- where you will be studying in the UK; and
- whether you have recently been studying in the UK – if you are a current or recent student, we may consider that you have an ‘established presence‘ as a student in the UK .
Where are you studying?
UKBA calculates your living costs as:
- £1,000 a month if you are spending more than half of your study time in inner London; or
- £800 a month if you are spending more than half of your study time outside inner London .
UKBA defines ‘inner London’ as any of the following London boroughs:
- Camden, City of London, Hackney, Hammersmith and Fulham, Haringey, Islington, Kensington and Chelsea, Lambeth, Lewisham, Newham, Southwark, Tower Hamlets, Wandsworth, Westminster.
If you want to check whether your main site of study is in inner London, you can enter your Tier 4 sponsor’s postcode at the About my Vote website (please find link here). If you do not know the address of of your main site of study, you must ask your Tier 4 sponsor.
Do you have an ‘established presence’?
Any student (including a postgraduate doctor or a student union sabbatical officer) has an established presence studying in the UK if they:
- completed a single course of study lasting at least 6 months during their most recent permission to stay in the UK; or
- are applying to continue studying on a single course in the UK, of which they have completed at least 6 months.
Additionally, their current or most recent permission to stay must have been:
- under Tier 4; or
- as a student under the former Immigration Rules that were in force until 30 March 2009; or
- as a postgraduate doctor or dentist.
You cannot amalgamate 2 or more courses to make up the 6 months’ study.
Your current location (inside or outside the UK) does not affect whether you have an established presence here as a student .
How much money do you need?
If you have an established presence, you must show that you have enough money to cover your living costs (see above) for:
- 2 months; or
- the length of your course, if this is less than 2 months.
If you do not have an established presence, you must show that you have enough money to cover your living costs (see above) for:
- 9 months; or
- the length of your course, if this is less than 9 months.
If the length of your course includes a part of a month, UKBA will round the time up to the next month. For example, if a course lasts 7 months and 2 weeks, you must show (unless you have an established presence) that you can pay your living costs for 8 months.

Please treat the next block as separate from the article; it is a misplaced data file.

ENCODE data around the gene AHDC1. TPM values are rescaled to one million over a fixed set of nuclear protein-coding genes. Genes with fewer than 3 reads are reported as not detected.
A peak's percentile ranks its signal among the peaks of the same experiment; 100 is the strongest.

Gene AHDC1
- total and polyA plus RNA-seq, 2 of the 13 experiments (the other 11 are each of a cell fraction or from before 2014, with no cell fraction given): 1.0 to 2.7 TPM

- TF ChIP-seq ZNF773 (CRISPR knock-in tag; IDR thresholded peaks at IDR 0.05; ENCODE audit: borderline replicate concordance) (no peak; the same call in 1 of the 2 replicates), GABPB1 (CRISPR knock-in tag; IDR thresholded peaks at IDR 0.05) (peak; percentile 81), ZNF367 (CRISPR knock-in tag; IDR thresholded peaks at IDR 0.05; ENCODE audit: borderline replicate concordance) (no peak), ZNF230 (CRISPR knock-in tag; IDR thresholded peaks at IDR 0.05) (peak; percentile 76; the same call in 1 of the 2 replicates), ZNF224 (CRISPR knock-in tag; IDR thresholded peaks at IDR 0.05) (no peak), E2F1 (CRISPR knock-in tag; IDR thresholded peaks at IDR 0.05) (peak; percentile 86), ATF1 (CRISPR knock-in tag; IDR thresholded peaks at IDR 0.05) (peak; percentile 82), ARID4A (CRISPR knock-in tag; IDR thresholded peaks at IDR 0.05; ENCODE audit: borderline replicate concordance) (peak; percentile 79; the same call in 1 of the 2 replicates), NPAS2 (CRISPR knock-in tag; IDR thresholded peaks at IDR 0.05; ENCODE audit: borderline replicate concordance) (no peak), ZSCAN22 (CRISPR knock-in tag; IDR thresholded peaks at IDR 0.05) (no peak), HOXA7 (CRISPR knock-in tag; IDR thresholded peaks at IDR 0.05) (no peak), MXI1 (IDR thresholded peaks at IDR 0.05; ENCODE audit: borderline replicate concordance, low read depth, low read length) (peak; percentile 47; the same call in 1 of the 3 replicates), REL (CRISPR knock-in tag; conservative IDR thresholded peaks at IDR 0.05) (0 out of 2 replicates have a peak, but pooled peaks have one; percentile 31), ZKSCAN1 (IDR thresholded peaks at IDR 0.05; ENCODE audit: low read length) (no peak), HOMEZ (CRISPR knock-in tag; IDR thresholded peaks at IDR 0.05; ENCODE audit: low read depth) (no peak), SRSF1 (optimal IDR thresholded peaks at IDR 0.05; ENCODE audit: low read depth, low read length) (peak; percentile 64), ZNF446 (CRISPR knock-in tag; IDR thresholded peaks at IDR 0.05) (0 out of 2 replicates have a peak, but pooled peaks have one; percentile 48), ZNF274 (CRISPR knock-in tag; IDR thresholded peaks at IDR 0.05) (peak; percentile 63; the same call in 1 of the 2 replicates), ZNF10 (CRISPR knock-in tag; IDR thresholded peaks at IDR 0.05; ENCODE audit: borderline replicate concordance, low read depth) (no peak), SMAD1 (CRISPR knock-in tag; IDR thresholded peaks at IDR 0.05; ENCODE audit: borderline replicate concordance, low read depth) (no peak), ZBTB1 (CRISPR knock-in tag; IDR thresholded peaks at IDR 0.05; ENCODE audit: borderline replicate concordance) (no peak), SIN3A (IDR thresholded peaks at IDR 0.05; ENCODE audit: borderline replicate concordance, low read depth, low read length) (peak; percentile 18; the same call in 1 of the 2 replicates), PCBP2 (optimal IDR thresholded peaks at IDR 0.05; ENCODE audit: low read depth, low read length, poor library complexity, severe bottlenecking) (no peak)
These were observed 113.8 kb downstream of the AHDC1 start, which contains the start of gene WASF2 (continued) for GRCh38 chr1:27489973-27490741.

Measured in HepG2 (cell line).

Overview of what money you will need
|Length of course||Where you will study||Maintenance (funds) needed|
|9 months or less||Inner London||Course feesand£1,000 to cover living costs for each calendar month of the course|
|9 months or less||Outer London or anywhere elsein the United Kingdom||Course feesand£800 to cover living costs for each calendar month of the course|
|More than 9 months||Inner London||First year of feesand£9,000 to cover living costs for 9 months in the United Kingdom|
|More than 9 months||Outer London or anywhere else in the United Kingdom||First year of feesand£7,200 to cover living costs for 9 months in the United Kingdom|
If you have already paid some of your fees or accommodation before applying for your visa, this amount will be taken away from the total amount of money you need to show. For accommodation, this only applies if you are staying in university or college arranged accommodation.
Please note that the amounts quoted above are for the main applicant. If you wish to bring any dependants, you will require more funds. You will find more information on the UKBA website.
Even if you meet the criteria outlined above, UKBA may refuse your application on other grounds. For the “general grounds of refusal” you can visit the UKBA website. In summary, however, a refusal on general grounds is usually the result of using fake documents when making your application, or an adverse immigration history.
The text above is an adaptation of the contents on the UKBA website and is correct as at 5 August 2012. Remember, immigration law is complex and subject to continuous change. The information provided here may be out of date, or just based on personal experience/knowledge. The use of these pages is therefore entirely at your own risk. Before applying for any type of visas, you should always seek information from the authorities direct via their official websites. You will find some useful website details on our Links page.